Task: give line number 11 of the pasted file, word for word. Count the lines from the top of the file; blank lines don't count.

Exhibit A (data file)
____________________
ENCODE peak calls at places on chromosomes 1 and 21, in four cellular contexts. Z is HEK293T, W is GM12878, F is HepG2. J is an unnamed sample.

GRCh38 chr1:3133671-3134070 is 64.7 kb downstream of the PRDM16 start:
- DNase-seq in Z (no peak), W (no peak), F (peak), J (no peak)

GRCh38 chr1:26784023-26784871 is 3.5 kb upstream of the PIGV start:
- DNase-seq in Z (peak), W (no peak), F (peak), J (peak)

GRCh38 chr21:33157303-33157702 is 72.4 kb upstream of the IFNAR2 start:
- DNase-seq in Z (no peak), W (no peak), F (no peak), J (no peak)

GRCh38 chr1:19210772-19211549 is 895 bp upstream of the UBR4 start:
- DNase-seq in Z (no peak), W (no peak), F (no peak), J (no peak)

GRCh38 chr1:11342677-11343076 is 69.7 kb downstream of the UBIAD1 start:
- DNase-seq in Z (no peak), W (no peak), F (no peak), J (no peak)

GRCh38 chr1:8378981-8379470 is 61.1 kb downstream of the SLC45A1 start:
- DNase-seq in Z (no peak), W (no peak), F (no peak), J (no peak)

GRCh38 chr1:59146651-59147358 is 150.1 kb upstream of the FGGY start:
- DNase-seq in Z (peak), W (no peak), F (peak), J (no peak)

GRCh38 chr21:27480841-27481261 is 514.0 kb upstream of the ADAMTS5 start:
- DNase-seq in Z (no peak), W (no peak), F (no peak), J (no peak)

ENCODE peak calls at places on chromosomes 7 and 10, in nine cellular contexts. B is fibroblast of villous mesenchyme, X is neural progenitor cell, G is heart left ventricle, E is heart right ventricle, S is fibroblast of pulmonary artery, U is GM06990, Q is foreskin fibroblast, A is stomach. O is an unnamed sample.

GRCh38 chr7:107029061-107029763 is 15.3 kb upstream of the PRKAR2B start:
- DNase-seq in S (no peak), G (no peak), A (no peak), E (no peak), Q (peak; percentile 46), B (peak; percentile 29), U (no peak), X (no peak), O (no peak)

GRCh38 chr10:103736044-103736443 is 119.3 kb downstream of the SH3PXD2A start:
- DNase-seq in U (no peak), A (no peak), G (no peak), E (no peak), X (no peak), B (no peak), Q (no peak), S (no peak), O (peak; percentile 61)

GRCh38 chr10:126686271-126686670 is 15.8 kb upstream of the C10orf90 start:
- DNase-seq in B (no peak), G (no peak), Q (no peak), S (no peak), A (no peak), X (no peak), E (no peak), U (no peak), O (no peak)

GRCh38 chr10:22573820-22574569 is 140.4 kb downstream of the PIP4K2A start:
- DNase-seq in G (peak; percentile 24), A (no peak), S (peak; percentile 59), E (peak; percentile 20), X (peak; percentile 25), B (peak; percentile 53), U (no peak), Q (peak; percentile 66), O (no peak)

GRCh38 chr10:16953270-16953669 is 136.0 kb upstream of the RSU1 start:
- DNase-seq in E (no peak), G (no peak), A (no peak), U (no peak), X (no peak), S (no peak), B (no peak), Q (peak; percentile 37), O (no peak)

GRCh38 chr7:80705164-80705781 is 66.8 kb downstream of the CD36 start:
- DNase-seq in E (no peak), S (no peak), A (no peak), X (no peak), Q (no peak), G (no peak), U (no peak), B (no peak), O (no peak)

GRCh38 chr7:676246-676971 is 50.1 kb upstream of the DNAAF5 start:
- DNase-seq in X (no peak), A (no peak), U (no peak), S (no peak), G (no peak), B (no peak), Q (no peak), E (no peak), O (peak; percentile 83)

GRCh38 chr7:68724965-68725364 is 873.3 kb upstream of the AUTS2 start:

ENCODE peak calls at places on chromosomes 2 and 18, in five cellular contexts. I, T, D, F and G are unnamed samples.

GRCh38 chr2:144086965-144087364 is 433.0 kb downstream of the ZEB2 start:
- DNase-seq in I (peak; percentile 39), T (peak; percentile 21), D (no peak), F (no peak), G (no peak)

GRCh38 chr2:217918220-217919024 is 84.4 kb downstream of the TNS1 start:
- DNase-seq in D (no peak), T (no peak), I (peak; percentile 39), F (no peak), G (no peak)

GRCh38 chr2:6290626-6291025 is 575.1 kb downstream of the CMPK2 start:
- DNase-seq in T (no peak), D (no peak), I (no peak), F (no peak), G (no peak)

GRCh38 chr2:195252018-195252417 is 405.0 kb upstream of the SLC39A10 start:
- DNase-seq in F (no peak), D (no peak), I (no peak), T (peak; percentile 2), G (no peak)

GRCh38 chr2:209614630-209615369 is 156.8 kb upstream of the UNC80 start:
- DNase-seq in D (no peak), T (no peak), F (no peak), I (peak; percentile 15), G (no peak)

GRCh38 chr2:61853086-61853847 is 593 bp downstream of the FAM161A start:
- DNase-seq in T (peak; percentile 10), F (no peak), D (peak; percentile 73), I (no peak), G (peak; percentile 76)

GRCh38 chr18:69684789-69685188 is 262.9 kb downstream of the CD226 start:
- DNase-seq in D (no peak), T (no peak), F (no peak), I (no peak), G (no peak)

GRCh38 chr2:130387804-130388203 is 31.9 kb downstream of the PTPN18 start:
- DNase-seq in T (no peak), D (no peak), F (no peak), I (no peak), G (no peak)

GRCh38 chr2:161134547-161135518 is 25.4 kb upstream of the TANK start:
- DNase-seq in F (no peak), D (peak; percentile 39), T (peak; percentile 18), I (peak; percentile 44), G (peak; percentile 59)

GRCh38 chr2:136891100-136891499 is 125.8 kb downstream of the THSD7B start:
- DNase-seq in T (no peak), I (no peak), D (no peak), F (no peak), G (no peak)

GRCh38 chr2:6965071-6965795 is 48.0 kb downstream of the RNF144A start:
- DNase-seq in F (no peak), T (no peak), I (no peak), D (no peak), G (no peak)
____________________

- DNase-seq in Z (no peak), W (no peak), F (no peak), J (no peak)